- The Washington Times - Monday, January 7, 2002

Who was that comic on the Kennedy Center stage this past weekend, talking about stroller rage, the joys of marriage and the inanities of single life?
It couldn't be Jerry Seinfeld, the man-child comic fixated on Superman, known for his public romance with a teen-ager.
It sure did look like him even if his puffy hair has been tamed and appears to be heading slightly north.
During the first of four sold-out shows Saturday at the Kennedy Center Concert Hall, Mr. Seinfeld revealed he still shares his television persona's slow burns, those flummoxed reactions to the world around us. He balanced those shrewd observations with thoughts on being a father and the wisdom of the institution of marriage.
If Mr. Seinfeld has indeed grown up, the process has added grace and depth to his already sharp stand-up routine.
His last signature act, captured on the HBO special "I'm Telling You for the Last Time," included jokes about airplane travel, sky diving and other minor irritations that epitomized his career up until then.
Now, newly married and a doting dad, he has expanded his repertoire.
It's not side-splittingly funny, mind you, like Chris Rock or George Carlin running on all blistering cylinders. Mr. Seinfeld's humor resonates more than it rocks, never digging too far beneath the surface of the human condition. Each unflinchingly accurate jibe leaves little but a buoyant, fizzy aftertaste.
After ambling quietly onto the stage, hands behind his back, Mr. Seinfeld soaked in the crowd's roar, nodding his approval.
"So, we meet again," he said, dismissing any thought he might want to put his eponymous television show behind him.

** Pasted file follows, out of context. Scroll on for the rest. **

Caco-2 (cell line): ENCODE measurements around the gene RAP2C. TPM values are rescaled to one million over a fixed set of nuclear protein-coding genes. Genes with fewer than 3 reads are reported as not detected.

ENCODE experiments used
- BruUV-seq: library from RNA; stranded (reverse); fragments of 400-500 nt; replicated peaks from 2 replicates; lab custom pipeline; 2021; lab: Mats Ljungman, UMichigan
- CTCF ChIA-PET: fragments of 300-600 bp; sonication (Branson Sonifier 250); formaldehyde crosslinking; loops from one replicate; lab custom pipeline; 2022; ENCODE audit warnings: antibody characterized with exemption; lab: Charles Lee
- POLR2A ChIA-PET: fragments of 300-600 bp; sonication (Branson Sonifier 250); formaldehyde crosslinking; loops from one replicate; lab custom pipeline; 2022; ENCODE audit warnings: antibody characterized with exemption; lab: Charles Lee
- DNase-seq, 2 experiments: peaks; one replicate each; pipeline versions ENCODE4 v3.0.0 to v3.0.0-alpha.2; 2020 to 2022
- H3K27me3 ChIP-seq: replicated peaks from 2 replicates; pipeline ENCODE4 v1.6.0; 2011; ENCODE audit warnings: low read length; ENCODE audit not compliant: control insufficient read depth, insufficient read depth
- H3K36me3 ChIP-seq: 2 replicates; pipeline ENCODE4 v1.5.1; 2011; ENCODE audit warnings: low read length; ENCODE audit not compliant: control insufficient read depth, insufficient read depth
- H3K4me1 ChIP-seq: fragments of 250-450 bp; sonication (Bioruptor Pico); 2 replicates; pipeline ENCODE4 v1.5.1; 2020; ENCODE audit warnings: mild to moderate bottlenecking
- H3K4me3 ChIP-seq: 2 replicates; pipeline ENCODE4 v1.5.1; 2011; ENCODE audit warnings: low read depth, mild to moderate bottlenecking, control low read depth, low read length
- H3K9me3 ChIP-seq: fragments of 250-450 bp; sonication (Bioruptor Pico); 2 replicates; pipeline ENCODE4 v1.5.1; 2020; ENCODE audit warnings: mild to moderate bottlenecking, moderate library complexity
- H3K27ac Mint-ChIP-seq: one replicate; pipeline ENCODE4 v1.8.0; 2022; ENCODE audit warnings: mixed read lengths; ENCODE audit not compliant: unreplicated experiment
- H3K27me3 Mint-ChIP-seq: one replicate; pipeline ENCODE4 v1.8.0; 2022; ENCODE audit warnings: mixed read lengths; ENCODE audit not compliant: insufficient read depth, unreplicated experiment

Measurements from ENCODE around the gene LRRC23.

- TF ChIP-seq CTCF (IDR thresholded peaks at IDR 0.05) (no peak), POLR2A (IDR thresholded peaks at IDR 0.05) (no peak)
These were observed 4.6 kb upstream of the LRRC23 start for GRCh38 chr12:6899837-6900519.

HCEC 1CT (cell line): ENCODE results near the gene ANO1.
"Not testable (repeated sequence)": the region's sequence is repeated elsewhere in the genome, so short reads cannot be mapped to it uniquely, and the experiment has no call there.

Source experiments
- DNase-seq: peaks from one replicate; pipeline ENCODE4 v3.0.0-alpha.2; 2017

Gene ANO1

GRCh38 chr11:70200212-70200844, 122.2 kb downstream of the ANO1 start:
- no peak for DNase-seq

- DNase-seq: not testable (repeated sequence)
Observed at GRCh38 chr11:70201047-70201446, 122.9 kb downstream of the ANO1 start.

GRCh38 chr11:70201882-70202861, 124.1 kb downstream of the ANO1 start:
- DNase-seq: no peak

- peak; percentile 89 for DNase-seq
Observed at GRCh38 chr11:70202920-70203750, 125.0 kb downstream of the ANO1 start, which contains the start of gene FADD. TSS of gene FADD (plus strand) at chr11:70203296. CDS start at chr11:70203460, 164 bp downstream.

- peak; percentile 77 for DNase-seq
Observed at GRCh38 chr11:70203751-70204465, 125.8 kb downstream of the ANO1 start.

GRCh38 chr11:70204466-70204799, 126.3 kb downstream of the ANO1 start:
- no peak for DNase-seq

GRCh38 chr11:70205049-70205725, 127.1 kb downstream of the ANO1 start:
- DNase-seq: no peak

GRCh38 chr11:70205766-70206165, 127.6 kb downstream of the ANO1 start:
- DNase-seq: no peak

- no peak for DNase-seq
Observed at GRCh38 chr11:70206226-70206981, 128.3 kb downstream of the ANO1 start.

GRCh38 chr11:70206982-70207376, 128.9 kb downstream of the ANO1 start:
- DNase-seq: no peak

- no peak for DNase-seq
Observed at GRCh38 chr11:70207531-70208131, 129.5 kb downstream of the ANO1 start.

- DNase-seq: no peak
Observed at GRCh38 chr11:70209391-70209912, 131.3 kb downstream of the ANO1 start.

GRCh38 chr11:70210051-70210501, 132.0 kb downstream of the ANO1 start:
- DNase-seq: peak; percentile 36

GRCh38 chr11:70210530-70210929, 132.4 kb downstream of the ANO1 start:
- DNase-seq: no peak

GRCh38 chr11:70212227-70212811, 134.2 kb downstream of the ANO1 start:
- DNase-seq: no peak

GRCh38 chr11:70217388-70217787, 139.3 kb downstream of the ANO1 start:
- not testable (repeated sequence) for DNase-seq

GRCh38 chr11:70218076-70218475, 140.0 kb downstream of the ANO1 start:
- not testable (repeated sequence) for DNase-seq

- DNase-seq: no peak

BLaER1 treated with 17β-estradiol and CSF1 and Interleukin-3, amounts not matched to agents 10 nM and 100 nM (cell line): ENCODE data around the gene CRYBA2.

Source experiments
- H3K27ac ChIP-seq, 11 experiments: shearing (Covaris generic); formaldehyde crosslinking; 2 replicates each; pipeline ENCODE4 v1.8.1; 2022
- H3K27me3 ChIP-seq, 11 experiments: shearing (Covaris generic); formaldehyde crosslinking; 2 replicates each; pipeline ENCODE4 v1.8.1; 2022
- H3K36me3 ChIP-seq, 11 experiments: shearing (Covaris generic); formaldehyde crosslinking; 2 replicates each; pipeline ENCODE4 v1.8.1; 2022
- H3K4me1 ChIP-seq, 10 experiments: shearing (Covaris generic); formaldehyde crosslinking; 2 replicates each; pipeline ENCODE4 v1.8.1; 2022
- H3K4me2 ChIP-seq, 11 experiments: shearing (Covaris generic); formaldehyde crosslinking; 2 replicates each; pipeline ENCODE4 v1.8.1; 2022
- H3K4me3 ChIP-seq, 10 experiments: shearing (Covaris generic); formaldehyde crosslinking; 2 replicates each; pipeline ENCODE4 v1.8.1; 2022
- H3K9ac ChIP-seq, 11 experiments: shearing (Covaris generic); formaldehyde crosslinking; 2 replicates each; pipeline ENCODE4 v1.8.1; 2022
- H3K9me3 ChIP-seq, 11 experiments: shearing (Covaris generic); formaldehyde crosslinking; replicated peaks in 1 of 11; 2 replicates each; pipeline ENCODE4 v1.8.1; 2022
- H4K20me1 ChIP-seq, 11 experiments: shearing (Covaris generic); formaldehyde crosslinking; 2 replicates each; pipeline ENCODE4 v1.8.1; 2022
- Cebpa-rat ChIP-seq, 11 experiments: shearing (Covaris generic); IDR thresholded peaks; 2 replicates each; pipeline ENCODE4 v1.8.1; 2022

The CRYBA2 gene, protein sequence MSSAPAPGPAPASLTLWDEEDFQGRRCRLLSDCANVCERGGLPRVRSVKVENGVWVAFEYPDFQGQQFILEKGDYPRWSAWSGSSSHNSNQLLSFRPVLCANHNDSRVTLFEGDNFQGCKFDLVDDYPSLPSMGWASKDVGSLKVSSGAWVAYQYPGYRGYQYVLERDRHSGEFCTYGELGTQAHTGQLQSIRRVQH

A sartorial hit in a well-tailored steel-gray suit and purple tie, the comedian immediately launched into some Taliban-based humor.
The draconian government outlawed everything under the Afghan sun, he said, even kite flying.
"Who ever saw the danger there?" he asked.
On John Walker, the American Taliban fighter: "This has raised hating your parents to a whole new level."
Politics, though, soon gave way to more standard fare. America's obsession with coffee, for instance.
"All of a sudden, people are stopping for coffee on the way to Starbucks," he said, likening the chain to a university where people gather to read, write and plunk away on laptop computers.
He also did his share for widening the chasm between the sexes.
Women, he pleaded, stop drawing that dark outline around your lips.
"They're just lips, not a dead body at a crime scene."
On "Seinfeld," the actor-comic appeared stiff at times, at least when his movements were compared to the loose-limbed shenanigans of Kramer and Co. Onstage, he seemed at ease with his physicality, often mugging and preening to enhance a punch line.
The former longtime bachelor made sure to spend a good chunk of his hour and 15 minute act casting away his single days.
"Twenty-five years of being single; that is enough," he declared.
He did have a warning, though, for anyone in the audience planning that big-scale wedding of their dreams.
"Take it from your strange little TV friend," he said. "Nobody wants to go to your wedding. Why is it necessary to ruin the day of 150 other people?"
He painted a picture of a bride and groom departing midreception to consummate their marriage in a sunny clime, leaving behind 100-plus poor saps.
"Enjoy the dry cake and our relatives," they cry as they flee.
The still-content husband spoke glowingly of his wife, ticking off her wonderful qualities with alacrity.
"But fl" he said, his delivery suddenly tense.
"We have a tone-of-voice problem," he said. "I'm often told I'm speaking in the wrong tone of voice. I can't bring my own voice in my own home."
The exchanges, whether blasting singledom or dubiously named breakfast cereals, affirmed that the comic can rest on his gazillion-dollar bank account and still assume the Everyman guise.
His audiences, forever besotted by his show's still-funny reruns, will always be an easy laugh for him. Four years after the last episode of "Seinfeld" he doesn't have to patronize his audiences. He earns every guffaw.


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